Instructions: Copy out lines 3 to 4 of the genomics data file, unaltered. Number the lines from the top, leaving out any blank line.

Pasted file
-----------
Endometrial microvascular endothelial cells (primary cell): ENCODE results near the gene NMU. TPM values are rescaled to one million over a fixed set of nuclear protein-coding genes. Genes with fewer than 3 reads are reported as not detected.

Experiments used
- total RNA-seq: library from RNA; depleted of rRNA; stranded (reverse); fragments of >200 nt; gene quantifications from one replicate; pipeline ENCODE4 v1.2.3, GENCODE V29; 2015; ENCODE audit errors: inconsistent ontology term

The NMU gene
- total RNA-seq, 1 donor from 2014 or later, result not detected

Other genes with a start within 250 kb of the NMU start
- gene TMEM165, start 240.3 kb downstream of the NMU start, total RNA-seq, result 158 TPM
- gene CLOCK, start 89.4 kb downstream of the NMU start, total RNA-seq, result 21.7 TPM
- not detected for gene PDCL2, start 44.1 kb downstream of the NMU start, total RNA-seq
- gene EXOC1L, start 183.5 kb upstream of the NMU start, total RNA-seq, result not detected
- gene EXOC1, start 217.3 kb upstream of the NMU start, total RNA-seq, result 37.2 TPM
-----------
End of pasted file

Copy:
- total RNA-seq: library from RNA; depleted of rRNA; stranded (reverse); fragments of >200 nt; gene quantifications from one replicate; pipeline ENCODE4 v1.2.3, GENCODE V29; 2015; ENCODE audit errors: inconsistent ontology term

The NMU gene